COURTESY: USGS HAWAIIAN VOLCANO OBSERVATORY For a brief period on Nov.21, a vigorously spattering vent at the east end of Pu‘u ‘?‘? crater fed a swiftly moving river of lava that cascaded into the deeper portions of the crater. The cascade was over within about ten minutes of this photograph, but the vent continued to spatter.
COURTESY: USGS HAWAIIAN VOLCANO OBSERVATORY A collapse of a thin portion of the roof over the lava tube reveals the lava stream beneath the surface in this Nov. 21 photo. The fluid stream is the bright orange color, with the dark orange area to the left representing the hot, incandescent tube wall. The lava stream last week was relatively slow moving in the tube, perhaps reflecting a low rate of lava supply to the flow front.
The ebb and flow of volcanic activity at Kilauea saw an increase in lava activity this weekend, followed by a drop in lava levels Sunday night, the Hawaiian Volcano Observatory reports.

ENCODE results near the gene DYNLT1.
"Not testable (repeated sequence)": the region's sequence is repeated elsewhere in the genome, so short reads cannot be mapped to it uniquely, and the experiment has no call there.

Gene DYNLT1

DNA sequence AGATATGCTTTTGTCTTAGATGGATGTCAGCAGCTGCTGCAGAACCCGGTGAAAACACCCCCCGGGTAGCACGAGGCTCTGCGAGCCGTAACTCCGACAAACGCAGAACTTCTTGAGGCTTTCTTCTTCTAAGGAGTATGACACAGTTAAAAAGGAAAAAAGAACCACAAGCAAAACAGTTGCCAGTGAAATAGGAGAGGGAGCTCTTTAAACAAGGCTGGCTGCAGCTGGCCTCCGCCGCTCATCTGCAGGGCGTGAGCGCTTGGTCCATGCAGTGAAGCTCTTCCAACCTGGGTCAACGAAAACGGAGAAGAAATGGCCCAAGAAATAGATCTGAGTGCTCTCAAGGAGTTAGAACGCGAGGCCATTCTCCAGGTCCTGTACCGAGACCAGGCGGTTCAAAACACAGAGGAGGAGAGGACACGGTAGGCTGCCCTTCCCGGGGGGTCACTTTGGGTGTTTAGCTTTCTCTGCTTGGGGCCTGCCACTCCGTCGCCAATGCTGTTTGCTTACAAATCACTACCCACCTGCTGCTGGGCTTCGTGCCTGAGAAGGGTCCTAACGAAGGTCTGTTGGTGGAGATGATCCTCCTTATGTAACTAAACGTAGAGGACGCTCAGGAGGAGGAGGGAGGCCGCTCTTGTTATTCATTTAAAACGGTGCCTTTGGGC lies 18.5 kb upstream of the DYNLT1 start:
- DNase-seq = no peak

The lava lake at the summit started rising Saturday afternoon only to drop starting Sunday afternoon.
At Puu Oo crater, lava flows could be seen on the east and west edges of the crater floor, from a fissure on the southeast flank of Puu Oo and from a skylight on a tube where lava is flowing.
The increased activity followed inflation of the volcano, followed by a deflation episode as lava levels dropped.
Lava has advanced about 3.5 miles to the southeast since a Sept. 21 fissure eruption at Puu Oo. But scientists say the lava’s advance has been slowed by the "highly variable" flows due to deflation/inflation events.